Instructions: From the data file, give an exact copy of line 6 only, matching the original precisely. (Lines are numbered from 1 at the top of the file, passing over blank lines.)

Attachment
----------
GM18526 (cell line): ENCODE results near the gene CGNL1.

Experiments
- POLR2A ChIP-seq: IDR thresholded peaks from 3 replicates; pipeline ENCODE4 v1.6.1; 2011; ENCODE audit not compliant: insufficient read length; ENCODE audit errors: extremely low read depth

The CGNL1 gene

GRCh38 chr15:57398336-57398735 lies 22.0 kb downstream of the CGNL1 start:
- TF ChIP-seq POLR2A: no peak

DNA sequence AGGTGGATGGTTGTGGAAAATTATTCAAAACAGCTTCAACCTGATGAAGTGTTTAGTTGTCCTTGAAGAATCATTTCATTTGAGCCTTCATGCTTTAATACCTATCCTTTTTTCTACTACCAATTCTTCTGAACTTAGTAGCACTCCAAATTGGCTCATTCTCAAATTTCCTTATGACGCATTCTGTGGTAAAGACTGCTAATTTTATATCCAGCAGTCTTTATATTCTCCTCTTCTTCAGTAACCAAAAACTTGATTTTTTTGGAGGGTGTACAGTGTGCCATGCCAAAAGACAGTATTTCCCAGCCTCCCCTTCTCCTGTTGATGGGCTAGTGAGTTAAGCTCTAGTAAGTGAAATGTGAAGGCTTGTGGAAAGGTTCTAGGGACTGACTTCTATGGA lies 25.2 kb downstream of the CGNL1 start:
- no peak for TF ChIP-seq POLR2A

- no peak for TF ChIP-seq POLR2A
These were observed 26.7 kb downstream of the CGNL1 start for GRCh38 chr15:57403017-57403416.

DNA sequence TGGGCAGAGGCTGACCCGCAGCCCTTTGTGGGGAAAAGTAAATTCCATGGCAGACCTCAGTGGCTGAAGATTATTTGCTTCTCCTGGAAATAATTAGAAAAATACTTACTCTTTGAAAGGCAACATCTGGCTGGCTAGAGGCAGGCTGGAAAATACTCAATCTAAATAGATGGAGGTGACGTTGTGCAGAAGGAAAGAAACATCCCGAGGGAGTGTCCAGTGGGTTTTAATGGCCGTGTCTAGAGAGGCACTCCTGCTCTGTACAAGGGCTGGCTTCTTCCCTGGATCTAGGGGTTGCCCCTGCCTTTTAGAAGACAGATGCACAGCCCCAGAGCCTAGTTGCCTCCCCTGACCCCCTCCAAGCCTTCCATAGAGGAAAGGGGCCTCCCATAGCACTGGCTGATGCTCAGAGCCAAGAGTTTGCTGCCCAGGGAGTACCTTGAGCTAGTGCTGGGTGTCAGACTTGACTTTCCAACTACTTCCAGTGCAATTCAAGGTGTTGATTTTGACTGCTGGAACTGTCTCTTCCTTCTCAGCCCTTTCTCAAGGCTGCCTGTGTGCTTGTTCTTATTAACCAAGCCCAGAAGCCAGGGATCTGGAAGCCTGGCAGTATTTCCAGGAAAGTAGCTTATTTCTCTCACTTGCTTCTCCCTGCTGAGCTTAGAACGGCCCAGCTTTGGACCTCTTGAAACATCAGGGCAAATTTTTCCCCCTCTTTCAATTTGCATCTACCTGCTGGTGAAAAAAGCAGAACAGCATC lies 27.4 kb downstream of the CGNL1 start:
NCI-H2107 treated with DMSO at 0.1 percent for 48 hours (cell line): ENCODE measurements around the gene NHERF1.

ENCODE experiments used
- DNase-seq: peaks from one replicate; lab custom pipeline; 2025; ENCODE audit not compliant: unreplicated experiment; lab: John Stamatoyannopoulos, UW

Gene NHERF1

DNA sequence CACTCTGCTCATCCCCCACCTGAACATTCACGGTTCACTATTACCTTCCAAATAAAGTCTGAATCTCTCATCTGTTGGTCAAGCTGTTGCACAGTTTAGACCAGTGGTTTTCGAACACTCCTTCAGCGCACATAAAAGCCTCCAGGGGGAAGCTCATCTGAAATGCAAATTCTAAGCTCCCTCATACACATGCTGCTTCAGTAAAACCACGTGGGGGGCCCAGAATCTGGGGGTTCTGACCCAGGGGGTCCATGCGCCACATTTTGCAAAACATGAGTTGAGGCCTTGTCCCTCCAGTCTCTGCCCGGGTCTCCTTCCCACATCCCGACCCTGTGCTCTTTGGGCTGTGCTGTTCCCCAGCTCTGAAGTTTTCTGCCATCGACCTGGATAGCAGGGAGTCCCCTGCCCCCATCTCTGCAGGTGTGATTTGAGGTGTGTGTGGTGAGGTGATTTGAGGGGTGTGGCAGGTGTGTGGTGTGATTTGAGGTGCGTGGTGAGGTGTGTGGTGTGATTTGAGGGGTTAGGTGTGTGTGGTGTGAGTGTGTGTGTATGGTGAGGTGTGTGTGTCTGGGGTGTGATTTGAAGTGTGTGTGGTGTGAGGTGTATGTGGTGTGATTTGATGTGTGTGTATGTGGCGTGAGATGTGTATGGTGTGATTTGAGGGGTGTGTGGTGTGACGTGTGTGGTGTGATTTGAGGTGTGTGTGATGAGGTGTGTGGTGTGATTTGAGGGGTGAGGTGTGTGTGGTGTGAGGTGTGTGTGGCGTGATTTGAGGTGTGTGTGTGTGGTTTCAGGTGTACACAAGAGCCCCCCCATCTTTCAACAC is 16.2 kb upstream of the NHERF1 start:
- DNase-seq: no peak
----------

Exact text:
- TF ChIP-seq POLR2A: no peak